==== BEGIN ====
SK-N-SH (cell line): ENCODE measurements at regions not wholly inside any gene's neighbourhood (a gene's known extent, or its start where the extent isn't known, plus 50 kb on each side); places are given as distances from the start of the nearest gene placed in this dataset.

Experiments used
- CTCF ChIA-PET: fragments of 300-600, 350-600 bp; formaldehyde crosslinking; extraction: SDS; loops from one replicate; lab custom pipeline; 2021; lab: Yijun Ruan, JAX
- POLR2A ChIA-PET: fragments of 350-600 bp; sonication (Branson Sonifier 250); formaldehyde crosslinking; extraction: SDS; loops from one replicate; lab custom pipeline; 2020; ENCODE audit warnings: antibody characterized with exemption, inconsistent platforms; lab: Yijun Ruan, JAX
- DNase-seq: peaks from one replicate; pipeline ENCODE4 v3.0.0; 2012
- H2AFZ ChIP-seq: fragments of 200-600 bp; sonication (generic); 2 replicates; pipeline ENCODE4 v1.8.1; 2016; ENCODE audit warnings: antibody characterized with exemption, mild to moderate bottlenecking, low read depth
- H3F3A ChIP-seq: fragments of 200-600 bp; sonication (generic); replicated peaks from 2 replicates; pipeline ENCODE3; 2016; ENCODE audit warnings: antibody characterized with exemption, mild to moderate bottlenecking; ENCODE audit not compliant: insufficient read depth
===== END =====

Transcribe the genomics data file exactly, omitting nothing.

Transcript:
SK-N-SH (cell line): ENCODE measurements at regions not wholly inside any gene's neighbourhood (a gene's known extent, or its start where the extent isn't known, plus 50 kb on each side); places are given as distances from the start of the nearest gene placed in this dataset.

Experiments used
- CTCF ChIA-PET: fragments of 300-600, 350-600 bp; formaldehyde crosslinking; extraction: SDS; loops from one replicate; lab custom pipeline; 2021; lab: Yijun Ruan, JAX
- POLR2A ChIA-PET: fragments of 350-600 bp; sonication (Branson Sonifier 250); formaldehyde crosslinking; extraction: SDS; loops from one replicate; lab custom pipeline; 2020; ENCODE audit warnings: antibody characterized with exemption, inconsistent platforms; lab: Yijun Ruan, JAX
- DNase-seq: peaks from one replicate; pipeline ENCODE4 v3.0.0; 2012
- H2AFZ ChIP-seq: fragments of 200-600 bp; sonication (generic); 2 replicates; pipeline ENCODE4 v1.8.1; 2016; ENCODE audit warnings: antibody characterized with exemption, mild to moderate bottlenecking, low read depth
- H3F3A ChIP-seq: fragments of 200-600 bp; sonication (generic); replicated peaks from 2 replicates; pipeline ENCODE3; 2016; ENCODE audit warnings: antibody characterized with exemption, mild to moderate bottlenecking; ENCODE audit not compliant: insufficient read depth